Jun 13, 2012 9:04 PM by Andy Koen

Stormwater showdown: Mayor and utility at odds over paying for improvements

It was a storm that exposed the weaknesses of an aging stormwater system. Dozens of cars were stuck and submerged in several feet of water and hail near the Citadel Mall last week, the result of storm drains overwhelmed by the deluge.

The city has a $500 million backlog of stormwater improvement projects on it's to-do list and mayor Steve Bach wants to start chipping away at it.

"It's just something we're going to have to deal with, we can't keep kicking the can down the road," Bach said.

He estimates the city can commit around $14.5 million to stormwater improvements next year from cost efficiencies and projected budget surpluses. He is asking Colorado Springs Utilities to chip-in another $12 million to help begin repairing high priority projects.

A utilities spokesperson says the request is unrealistic. In a written statement to News 5, Steve Berry points out that CSU has already spent hundreds of millions on waste water and stormwater improvements.

Since the year 2000, the utility has spent $165 million in wastewater improvements, sediment control and wetlands restoration. In many of the projects, drop structures were installed in creeks to help divert water when there's a storm.

CSU will also spend another $50 million in direct stormwater projects tied to the Southern Delivery System, they have allocated $2.2 million to Pueblo County for sediment management in Fountain Creek, and $300,000 to the Fountain Creek Watershed District for a flood control study.

On top of that, Berry said Utilities may have their hands tied legally because stormwater drainage is not a direct service to rate payers. The mayor disagrees.

"Let's keep in mind something here, we own Colorado Springs Utilities, we the citizens," Bach said. "They are not an independent entity. So, I think it's incumbent upon them to search far and wide to see what they can contribute."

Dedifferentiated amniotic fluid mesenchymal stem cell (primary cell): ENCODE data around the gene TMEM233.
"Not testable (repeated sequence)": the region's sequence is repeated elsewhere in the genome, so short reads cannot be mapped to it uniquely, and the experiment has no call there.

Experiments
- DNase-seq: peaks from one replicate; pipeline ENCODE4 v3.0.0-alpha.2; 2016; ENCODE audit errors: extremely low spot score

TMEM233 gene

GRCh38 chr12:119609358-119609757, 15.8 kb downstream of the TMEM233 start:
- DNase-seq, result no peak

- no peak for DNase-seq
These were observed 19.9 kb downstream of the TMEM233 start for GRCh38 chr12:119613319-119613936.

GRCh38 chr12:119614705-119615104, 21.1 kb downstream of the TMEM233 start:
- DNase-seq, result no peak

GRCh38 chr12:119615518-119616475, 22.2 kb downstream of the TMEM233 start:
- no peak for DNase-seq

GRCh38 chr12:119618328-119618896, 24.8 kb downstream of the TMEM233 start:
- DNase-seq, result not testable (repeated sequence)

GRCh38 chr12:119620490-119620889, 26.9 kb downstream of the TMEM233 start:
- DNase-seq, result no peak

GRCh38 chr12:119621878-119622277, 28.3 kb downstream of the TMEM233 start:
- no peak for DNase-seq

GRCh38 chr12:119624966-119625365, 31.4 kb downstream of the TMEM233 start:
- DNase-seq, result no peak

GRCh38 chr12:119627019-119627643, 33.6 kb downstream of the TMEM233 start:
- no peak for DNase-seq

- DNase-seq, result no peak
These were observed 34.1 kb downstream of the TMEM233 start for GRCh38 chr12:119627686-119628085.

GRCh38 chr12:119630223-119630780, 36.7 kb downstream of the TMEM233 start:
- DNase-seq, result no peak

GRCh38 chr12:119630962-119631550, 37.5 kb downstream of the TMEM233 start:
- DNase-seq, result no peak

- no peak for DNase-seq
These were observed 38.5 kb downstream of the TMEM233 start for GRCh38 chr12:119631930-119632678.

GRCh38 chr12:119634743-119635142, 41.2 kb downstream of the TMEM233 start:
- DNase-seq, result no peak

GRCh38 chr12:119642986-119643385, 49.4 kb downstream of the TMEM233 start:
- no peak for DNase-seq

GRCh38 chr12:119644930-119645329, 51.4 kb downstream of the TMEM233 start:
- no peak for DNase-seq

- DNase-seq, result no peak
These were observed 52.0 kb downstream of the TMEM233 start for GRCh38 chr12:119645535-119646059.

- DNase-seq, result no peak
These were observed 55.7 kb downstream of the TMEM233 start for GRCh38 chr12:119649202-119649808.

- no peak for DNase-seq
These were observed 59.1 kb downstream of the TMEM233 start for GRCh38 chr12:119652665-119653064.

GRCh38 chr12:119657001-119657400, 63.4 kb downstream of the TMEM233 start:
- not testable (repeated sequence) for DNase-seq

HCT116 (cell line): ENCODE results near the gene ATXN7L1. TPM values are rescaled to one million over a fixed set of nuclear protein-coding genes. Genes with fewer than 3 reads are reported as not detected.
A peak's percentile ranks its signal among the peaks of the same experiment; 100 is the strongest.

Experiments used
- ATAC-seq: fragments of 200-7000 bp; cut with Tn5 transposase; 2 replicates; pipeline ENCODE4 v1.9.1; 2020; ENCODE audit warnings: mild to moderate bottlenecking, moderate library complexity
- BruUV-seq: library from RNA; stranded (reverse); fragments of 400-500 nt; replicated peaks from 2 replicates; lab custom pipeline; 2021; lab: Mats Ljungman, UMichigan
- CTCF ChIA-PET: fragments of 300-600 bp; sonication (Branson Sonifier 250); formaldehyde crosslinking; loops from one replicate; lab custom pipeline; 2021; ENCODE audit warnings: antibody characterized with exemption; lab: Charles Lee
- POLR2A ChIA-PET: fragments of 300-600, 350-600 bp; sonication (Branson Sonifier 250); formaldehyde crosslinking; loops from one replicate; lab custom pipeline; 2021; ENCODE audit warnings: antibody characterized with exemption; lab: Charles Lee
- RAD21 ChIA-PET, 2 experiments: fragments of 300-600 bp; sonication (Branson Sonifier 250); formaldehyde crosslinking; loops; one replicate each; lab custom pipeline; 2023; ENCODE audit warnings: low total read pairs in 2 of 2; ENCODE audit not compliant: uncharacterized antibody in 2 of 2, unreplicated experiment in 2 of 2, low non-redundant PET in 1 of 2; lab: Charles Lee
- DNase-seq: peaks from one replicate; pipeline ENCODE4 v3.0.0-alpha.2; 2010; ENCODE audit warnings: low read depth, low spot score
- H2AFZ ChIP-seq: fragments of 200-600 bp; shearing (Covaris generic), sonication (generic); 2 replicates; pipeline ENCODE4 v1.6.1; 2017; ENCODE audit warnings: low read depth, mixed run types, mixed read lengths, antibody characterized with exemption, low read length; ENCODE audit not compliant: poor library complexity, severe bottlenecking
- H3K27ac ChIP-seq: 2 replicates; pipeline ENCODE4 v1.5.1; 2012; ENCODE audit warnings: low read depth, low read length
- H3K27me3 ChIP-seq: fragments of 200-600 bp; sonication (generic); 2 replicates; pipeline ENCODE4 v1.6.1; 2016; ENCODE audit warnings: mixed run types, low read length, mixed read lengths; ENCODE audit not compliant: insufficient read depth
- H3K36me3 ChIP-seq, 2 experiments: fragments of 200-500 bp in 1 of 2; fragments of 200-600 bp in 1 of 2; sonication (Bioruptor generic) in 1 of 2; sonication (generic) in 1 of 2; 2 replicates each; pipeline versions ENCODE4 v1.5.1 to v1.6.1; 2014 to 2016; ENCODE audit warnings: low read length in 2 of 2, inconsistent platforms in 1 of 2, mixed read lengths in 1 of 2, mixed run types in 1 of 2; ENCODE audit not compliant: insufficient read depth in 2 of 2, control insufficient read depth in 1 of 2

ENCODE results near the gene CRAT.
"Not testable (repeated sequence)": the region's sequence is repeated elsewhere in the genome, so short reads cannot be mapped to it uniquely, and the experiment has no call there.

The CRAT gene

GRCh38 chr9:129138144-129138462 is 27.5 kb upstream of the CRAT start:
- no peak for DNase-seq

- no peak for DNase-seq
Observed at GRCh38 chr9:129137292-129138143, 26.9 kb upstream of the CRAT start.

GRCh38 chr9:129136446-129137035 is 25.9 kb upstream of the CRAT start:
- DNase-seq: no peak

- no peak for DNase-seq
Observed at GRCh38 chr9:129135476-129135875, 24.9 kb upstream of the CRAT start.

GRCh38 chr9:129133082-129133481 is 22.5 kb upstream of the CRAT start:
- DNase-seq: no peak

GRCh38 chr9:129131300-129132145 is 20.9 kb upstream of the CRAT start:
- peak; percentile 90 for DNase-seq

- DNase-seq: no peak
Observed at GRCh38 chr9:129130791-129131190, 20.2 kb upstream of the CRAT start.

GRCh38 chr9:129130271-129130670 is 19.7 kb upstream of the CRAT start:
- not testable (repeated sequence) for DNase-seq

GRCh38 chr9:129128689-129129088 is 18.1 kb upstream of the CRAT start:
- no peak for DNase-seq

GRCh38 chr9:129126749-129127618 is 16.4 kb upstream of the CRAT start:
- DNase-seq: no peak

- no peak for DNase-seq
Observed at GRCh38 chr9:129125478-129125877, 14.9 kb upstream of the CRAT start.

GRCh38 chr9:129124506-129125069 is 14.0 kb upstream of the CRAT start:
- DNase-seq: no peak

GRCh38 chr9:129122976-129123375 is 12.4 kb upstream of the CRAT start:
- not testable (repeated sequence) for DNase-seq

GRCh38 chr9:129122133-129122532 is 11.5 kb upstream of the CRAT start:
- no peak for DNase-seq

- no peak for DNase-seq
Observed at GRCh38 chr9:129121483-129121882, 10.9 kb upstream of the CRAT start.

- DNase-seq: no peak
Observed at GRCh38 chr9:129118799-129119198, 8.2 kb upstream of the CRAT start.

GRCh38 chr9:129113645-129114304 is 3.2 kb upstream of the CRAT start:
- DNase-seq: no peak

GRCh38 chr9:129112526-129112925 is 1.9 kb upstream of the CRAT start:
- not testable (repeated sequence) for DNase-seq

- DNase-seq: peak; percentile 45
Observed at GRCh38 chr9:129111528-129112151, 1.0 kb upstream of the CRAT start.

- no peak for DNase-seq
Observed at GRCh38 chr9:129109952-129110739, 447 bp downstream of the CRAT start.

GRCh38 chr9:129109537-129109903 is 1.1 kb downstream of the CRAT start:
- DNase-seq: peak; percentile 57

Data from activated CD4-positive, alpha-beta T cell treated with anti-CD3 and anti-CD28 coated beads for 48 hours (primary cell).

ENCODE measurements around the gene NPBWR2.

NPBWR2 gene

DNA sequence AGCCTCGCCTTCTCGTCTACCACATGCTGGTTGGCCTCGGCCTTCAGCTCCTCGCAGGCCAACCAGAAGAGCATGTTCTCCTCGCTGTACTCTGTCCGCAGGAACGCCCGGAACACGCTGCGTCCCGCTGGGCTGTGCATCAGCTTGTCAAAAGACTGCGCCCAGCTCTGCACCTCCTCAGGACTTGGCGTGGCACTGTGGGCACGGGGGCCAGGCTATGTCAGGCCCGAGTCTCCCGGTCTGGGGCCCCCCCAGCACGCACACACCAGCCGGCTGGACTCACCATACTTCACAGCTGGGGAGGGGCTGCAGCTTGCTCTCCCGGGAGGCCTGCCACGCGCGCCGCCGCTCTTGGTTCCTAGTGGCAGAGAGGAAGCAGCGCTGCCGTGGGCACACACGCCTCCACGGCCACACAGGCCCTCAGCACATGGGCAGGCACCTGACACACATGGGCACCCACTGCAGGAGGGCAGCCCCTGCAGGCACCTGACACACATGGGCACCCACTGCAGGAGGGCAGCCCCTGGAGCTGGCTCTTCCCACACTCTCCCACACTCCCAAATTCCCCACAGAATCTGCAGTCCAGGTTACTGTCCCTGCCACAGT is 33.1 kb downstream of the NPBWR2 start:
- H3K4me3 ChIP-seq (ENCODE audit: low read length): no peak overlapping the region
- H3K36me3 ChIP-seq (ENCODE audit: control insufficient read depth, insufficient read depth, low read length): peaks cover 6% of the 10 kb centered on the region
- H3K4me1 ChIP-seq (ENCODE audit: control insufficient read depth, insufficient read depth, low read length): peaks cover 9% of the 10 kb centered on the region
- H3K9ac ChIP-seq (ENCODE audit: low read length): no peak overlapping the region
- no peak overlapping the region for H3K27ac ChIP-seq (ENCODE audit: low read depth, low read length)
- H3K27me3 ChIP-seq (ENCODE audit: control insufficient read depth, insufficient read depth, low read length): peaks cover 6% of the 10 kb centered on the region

CSU publicly supports a regional approach to stormwater improvements. It's an idea championed by El Paso County Commissioner Amy Lathen.

"Stormwater and drainage, while they're not something that people think about very often, they do not recognize municipal boundaries," she said. "This is a very, very regional issue."

Bach says he would support a regional plan as well, so long as it doesn't open the door to create another taxing entity.

"If when we say a regional approach we mean that we will come up with a joint plan, the county and all the municipalities, I'm very much in favor of that," Bach said. "If that on the other hand is code for raising taxes I will not support that."

The El Paso County Board of Commissioners will hold a stormwater work session Thursday afternoon at 2:00 p.m. It will be held at the Centennial Hall Auditorium at 200 S. Cascade Ave. in downtown. No votes or decision are expected.


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